We can take advantage of the observation above, and use combinations of perplexities to obtain better embeddings.

In this section, we describe how to use the tricks described by Kobak and Berens in “The art of using t-SNE for single-cell transcriptomics”. While the publication focuses on t-SNE applications to single-cell data, the methods shown here are applicable to any data set.

When dealing with large data sets, methods which compute large perplexities may be very slow. Please see the large_data_sets notebook for an example of how to obtain a good embedding for large data sets.

Perplexity annealing

The first trick we can use is to first optimize the embedding using a large perplexity to capture the global structure, then lower the perplexity to something smaller to emphasize the local structure.

embedding_annealing = openTSNE.TSNE(
    perplexity=500, metric="cosine", initialization="pca", n_jobs=8, random_state=3
CPU times: user 23min 28s, sys: 6.7 s, total: 23min 35s
Wall time: 5min 1s
%time embedding_annealing.affinities.set_perplexities([50])
CPU times: user 3.35 s, sys: 233 ms, total: 3.59 s
Wall time: 1.33 s
%time embedding_annealing = embedding_annealing.optimize(250)
CPU times: user 1min 26s, sys: 218 ms, total: 1min 26s
Wall time: 46.5 s


One problem when using a high perplexity value e.g. 500 is that some of the clusters start to mix with each other, making the separation less apparent. Instead of a typical Gaussian kernel, we can use a multiscale kernel which will account for two different perplexity values. This typically results in better separation of clusters while still keeping much of the global structure.

affinities_multiscale_mixture = openTSNE.affinity.Multiscale(
    perplexities=[50, 500],
CPU times: user 6min 15s, sys: 8.2 s, total: 6min 23s
Wall time: 1min 23s
%time init = openTSNE.initialization.pca(x, random_state=42)
CPU times: user 1.12 s, sys: 872 ms, total: 1.99 s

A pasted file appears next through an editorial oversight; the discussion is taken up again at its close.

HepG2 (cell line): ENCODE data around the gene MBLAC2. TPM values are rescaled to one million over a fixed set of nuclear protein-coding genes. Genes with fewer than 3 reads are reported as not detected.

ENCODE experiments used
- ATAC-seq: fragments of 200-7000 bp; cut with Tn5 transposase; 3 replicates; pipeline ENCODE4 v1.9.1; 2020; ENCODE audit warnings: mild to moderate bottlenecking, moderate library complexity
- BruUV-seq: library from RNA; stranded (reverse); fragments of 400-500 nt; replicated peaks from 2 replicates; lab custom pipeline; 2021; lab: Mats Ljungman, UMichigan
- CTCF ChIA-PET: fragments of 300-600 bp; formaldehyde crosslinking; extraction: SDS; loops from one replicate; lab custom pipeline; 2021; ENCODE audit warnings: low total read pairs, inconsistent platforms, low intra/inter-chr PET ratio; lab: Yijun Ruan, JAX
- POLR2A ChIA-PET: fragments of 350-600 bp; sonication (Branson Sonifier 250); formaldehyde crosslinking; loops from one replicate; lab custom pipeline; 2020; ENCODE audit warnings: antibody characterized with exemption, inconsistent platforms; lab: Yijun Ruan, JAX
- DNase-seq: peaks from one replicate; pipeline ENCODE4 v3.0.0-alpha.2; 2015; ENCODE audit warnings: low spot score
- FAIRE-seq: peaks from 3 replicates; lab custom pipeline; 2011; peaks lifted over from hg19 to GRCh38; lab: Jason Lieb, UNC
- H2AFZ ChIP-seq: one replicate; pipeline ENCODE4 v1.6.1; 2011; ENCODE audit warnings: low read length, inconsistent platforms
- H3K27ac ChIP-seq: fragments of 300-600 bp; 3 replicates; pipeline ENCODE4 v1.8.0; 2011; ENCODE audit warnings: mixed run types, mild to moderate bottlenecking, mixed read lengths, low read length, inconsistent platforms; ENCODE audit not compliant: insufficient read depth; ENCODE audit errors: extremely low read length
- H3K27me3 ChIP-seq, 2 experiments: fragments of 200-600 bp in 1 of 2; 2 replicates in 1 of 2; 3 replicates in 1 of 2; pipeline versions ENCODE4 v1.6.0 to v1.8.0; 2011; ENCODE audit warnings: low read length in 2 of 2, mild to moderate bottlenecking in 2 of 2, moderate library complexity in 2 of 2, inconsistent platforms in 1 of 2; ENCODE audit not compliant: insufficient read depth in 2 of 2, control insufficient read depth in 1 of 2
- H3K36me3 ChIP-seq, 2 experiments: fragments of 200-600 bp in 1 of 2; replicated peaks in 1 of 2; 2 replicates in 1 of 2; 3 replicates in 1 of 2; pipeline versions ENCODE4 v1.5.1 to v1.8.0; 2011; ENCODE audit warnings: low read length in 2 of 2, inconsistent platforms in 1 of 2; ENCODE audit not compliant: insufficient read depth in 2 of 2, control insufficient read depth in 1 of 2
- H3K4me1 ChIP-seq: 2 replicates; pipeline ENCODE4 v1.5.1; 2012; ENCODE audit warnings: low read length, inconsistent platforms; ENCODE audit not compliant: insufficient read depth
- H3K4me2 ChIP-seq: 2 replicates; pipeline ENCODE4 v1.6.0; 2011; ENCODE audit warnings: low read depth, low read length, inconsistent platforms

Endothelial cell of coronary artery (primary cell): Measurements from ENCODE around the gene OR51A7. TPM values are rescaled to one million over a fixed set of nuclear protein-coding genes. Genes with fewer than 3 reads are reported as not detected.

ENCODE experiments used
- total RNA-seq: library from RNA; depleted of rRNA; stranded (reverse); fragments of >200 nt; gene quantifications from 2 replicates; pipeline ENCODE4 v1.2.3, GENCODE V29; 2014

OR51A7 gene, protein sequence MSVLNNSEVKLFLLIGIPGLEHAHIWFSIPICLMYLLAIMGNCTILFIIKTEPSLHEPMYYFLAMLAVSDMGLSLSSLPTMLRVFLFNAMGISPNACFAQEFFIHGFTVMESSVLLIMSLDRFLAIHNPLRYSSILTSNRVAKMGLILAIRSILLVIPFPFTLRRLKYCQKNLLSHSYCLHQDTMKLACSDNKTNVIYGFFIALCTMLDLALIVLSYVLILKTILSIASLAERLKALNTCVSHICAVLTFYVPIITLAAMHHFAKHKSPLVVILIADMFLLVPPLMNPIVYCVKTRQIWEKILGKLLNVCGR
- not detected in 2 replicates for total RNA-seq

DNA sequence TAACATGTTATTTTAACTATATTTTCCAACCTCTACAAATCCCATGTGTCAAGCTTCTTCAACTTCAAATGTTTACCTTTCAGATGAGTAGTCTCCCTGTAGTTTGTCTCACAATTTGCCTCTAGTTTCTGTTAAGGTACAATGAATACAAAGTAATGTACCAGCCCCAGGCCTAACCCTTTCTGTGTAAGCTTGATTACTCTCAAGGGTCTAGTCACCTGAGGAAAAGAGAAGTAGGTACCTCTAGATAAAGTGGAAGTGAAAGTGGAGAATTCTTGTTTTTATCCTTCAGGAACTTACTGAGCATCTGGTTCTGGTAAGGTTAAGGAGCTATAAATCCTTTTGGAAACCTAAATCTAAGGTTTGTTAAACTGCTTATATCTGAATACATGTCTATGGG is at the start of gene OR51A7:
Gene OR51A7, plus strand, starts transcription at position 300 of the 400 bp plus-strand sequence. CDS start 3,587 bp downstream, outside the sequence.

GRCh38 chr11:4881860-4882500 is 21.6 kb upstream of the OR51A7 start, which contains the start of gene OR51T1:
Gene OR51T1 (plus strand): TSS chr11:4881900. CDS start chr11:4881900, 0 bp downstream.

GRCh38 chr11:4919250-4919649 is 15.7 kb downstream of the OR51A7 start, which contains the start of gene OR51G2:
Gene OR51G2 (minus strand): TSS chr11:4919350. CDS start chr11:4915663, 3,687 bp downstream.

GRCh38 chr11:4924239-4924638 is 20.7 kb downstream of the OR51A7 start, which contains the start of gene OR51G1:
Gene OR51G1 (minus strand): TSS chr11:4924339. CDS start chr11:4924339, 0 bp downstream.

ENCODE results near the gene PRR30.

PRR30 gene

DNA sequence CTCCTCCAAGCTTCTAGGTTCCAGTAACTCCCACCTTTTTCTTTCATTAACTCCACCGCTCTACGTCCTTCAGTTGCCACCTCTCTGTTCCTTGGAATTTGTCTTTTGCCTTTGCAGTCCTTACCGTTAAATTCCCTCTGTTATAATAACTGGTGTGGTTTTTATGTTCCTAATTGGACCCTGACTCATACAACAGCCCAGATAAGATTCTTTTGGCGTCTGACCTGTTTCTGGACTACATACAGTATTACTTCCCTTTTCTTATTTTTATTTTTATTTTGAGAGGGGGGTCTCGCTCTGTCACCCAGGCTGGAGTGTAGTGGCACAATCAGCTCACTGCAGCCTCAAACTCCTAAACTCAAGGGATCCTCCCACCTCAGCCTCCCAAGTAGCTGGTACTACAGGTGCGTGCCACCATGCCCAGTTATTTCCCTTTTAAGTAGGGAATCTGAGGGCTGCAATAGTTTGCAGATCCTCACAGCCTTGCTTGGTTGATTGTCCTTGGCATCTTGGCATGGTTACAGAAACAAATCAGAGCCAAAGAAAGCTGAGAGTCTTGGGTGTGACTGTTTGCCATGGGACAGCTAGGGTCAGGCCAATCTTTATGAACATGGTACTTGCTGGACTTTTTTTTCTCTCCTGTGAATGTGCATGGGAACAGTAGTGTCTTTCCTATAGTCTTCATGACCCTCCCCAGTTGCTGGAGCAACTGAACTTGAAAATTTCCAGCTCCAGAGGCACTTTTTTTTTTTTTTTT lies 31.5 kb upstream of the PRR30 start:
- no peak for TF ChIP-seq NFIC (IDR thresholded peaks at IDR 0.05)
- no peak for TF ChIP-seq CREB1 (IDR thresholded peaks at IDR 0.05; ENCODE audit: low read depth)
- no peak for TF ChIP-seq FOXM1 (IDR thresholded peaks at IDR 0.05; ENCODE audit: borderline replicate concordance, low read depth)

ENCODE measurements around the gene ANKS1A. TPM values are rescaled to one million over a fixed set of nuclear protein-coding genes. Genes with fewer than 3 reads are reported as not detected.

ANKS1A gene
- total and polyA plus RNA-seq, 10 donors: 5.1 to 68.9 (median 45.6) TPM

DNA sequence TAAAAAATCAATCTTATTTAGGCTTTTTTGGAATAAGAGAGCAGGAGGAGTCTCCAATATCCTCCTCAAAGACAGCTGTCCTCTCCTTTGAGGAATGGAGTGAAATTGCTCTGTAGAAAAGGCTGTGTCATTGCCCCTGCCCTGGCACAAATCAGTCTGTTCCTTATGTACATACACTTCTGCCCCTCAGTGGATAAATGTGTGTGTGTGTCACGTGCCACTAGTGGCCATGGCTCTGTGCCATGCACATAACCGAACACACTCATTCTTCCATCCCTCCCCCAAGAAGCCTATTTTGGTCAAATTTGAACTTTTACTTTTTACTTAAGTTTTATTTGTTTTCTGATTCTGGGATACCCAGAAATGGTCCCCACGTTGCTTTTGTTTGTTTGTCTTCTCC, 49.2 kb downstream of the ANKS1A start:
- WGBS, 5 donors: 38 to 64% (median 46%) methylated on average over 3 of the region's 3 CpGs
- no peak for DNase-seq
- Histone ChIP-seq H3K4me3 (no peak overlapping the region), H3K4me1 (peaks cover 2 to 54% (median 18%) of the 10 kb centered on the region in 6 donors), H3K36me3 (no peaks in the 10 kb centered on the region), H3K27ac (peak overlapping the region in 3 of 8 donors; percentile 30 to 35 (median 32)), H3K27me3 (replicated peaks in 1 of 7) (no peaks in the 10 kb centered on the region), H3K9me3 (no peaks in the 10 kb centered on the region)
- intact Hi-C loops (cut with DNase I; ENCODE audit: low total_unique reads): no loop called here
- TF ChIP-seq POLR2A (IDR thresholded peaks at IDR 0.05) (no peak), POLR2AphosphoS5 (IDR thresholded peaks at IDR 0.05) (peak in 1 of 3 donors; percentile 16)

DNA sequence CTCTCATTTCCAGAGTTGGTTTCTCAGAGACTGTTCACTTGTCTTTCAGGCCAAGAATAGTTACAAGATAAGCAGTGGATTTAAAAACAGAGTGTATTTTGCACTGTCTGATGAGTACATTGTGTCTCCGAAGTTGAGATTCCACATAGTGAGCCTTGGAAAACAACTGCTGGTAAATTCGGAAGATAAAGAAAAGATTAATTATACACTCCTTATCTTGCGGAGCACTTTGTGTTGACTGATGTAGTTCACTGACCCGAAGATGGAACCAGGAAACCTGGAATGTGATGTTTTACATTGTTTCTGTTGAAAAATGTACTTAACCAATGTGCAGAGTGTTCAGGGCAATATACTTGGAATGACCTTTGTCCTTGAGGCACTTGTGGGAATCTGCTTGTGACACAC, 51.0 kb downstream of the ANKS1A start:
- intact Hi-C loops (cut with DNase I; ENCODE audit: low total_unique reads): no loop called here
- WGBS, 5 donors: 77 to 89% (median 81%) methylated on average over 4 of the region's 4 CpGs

Wall time: 349 ms

Now, we just optimize just like we would standard t-SNE.

embedding_multiscale = openTSNE.TSNE(n_jobs=8).fit(


fig, ax = plt.subplots(nrows=2, ncols=2, figsize=(12, 12))
plot(embedding_pca_cosine, title="Perplexity 30", ax=ax[0, 0], draw_legend=False)
plot(embedding_pca_cosine_500, title="Perplexity 500", ax=ax[0, 1], draw_legend=False)
plot(embedding_annealing, title="Perplexity annealing: 50, 500", ax=ax[1, 0], draw_legend=False)
plot(embedding_multiscale, title="Multiscale: 50, 500", ax=ax[1, 1], draw_legend=False)

Comparison to UMAP

from umap import UMAP
from itertools import product
/home/ppolicar/local/miniconda3/envs/tsne-paper/lib/python3.9/site-packages/tqdm/ TqdmWarning: IProgress not found. Please update jupyter and ipywidgets. See
  from .autonotebook import tqdm as notebook_tqdm
embeddings = []

for n_neighbors, init in product([15, 200], ["random", "spectral"]):
    umap = UMAP(n_neighbors=n_neighbors, init=init, metric="cosine", random_state=3)
    embedding_umap = umap.fit_transform(x)
    embeddings.append((n_neighbors, init, embedding_umap))
CPU times: user 12min 5s, sys: 53.6 s, total: 12min 58s
Wall time: 6min 34s
fig, ax = plt.subplots(nrows=2, ncols=2, figsize=(12, 12))
plot(embeddings[0][2], title=f"k={embeddings[0][0]}, init={embeddings[0][1]}", ax=ax[0, 0], draw_legend=False)
plot(embeddings[1][2], title=f"k={embeddings[1][0]}, init={embeddings[1][1]}", ax=ax[0, 1], draw_legend=False)
plot(embeddings[2][2], title=f"k={embeddings[2][0]}, init={embeddings[2][1]}", ax=ax[1, 0], draw_legend=False)
plot(embeddings[3][2], title=f"k={embeddings[3][0]}, init={embeddings[3][1]}", ax=ax[1, 1], draw_legend=False)